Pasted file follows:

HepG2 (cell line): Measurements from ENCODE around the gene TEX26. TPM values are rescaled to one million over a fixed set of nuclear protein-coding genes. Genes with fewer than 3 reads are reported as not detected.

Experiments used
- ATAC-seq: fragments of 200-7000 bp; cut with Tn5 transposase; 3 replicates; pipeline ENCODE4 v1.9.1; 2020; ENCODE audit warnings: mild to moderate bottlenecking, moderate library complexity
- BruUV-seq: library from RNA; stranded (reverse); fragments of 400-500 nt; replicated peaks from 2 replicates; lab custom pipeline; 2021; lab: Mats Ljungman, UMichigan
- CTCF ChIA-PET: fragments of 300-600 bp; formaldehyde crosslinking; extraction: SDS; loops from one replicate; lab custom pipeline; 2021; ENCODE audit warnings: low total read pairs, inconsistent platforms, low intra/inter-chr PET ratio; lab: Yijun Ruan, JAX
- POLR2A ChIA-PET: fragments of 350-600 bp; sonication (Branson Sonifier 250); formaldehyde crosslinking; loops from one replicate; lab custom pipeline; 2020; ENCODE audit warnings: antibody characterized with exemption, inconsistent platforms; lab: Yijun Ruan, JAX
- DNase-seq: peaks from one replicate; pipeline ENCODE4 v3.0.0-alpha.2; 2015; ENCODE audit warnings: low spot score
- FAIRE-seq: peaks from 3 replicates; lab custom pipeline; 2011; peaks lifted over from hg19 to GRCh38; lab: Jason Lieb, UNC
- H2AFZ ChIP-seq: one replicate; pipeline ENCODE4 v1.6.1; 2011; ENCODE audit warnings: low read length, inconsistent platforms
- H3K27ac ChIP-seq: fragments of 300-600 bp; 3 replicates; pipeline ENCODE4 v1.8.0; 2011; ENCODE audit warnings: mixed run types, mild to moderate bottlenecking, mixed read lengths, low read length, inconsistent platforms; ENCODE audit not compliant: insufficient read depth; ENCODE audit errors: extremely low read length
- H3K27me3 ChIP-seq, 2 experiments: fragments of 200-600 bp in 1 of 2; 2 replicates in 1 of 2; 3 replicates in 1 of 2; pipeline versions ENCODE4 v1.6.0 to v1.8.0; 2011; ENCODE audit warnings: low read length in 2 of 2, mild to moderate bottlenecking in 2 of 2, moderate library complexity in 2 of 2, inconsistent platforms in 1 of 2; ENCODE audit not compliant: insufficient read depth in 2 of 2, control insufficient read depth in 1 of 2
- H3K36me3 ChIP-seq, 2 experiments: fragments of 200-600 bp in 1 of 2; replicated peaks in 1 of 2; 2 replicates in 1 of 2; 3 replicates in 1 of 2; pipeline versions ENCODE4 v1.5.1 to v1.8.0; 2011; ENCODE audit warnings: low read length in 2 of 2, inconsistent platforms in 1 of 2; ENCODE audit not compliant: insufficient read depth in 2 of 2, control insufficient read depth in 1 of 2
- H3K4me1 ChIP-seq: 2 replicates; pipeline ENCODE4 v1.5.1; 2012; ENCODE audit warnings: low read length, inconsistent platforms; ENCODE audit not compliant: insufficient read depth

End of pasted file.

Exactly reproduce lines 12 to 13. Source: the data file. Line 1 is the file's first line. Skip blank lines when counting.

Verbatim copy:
- H3K36me3 ChIP-seq, 2 experiments: fragments of 200-600 bp in 1 of 2; replicated peaks in 1 of 2; 2 replicates in 1 of 2; 3 replicates in 1 of 2; pipeline versions ENCODE4 v1.5.1 to v1.8.0; 2011; ENCODE audit warnings: low read length in 2 of 2, inconsistent platforms in 1 of 2; ENCODE audit not compliant: insufficient read depth in 2 of 2, control insufficient read depth in 1 of 2
- H3K4me1 ChIP-seq: 2 replicates; pipeline ENCODE4 v1.5.1; 2012; ENCODE audit warnings: low read length, inconsistent platforms; ENCODE audit not compliant: insufficient read depth